loosing the local firm when e = E, while d(e) is the corresponding gain in environmental
damage. As long as the sum of these two terms is negative, the government prefers having
no firm to having one. Further, it prefers having one firm to having two firms, because the
net gain of attracting the foreign firm must be negative. If the sum, [t(E, E) d(e)], is
positive, preferences are reversed.
Observe that both /e and /E from (11) and (12) are strictly negative. Thus,
levels of environmental regulation in the game in which relocation is possible can be either
less stringent, equally stringent or more stringent than in the game in which it is not possible:
Proposition 2.
If [t(e , e ) d(e )] > 0, the equilibrium (e , E ) in the game in which relocation
is possible involves less stringent environmental regulation, compared to the game in
which relocation is not possible i.e. e = E < e = E .
If [t(e , e ) d(e )] 0 the equilibrium (e , E ) in the game in which relocation
is possible involves more or equally stringent environmental regulation, compared to the
game in which relocation is not possible i.e. e = E e = E .
Proof. If [t(e , e ) d(e )] > 0, E[w]/e|e=E < 0 for e = E = e since
wnr /e = 0. Hence, by the assumptions; 2 E[w]/e2 < 0 and | 2 E[w]/e2 | > | 2 E[w]/
Ee| we have: e = E < e = E .
If [t(e , e ) d(e )] 0, E[w]/e|e=E 0 for e = E = e since w nr /e = 0.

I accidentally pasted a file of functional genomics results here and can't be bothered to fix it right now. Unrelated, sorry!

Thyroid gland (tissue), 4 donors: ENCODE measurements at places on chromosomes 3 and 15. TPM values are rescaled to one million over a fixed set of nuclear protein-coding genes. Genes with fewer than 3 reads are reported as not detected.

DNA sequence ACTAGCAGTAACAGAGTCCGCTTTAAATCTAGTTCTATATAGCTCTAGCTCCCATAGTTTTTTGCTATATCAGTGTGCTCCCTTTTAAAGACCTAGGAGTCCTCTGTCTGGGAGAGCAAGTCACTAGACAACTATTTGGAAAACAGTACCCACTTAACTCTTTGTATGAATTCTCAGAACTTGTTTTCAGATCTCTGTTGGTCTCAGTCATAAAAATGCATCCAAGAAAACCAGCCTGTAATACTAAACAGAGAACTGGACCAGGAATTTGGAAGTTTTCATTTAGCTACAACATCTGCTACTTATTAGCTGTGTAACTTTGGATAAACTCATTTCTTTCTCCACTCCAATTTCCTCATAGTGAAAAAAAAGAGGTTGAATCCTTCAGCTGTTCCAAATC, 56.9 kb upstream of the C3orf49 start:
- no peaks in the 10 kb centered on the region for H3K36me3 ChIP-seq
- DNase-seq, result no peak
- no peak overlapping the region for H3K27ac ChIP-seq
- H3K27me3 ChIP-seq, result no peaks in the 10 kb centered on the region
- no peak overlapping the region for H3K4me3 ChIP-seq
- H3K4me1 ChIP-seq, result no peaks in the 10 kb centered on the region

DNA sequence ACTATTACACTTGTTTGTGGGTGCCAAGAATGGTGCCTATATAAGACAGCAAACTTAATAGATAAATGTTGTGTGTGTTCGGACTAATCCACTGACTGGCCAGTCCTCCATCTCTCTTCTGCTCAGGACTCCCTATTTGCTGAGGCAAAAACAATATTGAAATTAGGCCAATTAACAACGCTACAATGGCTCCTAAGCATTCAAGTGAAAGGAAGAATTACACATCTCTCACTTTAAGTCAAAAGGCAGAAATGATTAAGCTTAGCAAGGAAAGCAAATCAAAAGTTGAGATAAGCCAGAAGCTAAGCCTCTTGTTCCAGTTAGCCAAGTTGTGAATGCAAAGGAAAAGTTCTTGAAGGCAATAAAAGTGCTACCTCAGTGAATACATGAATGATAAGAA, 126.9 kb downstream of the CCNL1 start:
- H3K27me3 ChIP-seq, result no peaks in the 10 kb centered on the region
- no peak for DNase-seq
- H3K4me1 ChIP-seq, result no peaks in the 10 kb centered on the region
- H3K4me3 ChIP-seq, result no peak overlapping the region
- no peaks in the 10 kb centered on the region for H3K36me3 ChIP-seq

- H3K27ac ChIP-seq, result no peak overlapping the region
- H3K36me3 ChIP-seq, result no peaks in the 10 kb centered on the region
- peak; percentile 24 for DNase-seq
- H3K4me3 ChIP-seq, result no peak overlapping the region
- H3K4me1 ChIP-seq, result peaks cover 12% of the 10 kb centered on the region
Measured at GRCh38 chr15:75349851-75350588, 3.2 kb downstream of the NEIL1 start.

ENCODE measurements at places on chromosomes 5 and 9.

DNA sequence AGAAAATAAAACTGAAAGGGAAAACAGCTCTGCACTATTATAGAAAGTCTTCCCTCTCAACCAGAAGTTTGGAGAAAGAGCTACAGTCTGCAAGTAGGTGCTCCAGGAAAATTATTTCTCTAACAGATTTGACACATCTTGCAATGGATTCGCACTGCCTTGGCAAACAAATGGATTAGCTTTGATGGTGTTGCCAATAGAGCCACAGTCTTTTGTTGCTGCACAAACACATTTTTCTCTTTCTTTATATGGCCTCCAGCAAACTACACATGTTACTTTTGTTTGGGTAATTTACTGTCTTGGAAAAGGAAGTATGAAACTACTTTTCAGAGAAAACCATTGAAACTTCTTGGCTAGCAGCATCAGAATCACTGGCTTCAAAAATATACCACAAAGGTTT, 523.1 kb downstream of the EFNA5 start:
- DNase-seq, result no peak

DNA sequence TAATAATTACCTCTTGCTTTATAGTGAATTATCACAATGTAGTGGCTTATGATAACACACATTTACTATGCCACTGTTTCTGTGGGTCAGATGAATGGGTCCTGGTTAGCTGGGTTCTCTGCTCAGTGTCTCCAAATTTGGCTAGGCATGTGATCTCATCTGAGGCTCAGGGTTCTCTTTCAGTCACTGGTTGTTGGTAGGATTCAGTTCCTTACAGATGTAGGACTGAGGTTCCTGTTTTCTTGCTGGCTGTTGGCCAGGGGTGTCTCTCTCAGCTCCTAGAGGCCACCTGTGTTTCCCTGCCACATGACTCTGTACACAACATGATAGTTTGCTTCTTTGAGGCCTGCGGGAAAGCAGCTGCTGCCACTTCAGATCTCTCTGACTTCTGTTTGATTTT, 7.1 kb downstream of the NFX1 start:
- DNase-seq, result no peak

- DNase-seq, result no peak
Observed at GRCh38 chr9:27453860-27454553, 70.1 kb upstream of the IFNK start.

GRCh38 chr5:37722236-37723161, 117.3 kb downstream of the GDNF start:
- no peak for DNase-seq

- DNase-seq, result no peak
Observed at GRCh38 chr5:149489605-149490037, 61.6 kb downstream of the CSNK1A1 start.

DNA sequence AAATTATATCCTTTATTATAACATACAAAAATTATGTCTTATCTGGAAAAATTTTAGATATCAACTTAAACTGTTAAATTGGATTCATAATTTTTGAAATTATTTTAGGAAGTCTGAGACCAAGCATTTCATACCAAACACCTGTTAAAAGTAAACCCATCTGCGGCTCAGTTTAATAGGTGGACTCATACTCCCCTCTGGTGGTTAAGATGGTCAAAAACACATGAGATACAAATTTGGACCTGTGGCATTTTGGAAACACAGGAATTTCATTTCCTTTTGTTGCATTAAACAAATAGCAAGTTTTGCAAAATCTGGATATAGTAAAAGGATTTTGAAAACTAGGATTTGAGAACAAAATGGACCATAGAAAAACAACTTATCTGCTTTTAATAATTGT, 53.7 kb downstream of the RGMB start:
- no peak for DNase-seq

Hence, by the assumptions; 2 E[w]/e2 < 0 and | 2 E[w]/e2 | > | 2 E[w]/Ee| we
have: e = E e = E .

The intuition behind the equilibrium strategies e = E < e = E is that each
government balances the desire to attract the other firm against the desire to increase the
level of environmental regulation of its local firm. In equilibrium, no relocation happens,
but none of the governments has an incentive to lower its level of environmental regulation
further because then the expected value of attracting the other firm is too low to compensate
for the loss in welfare from giving the existing firm even weaker environmental regulation.
11

See the working paper version of this paper for a full derrivation of the expressions.

M. Greaker / Resource and Energy Economics 25 (2003) 141154

149

The intuition behind the equilibrium strategies e = E e = E is that each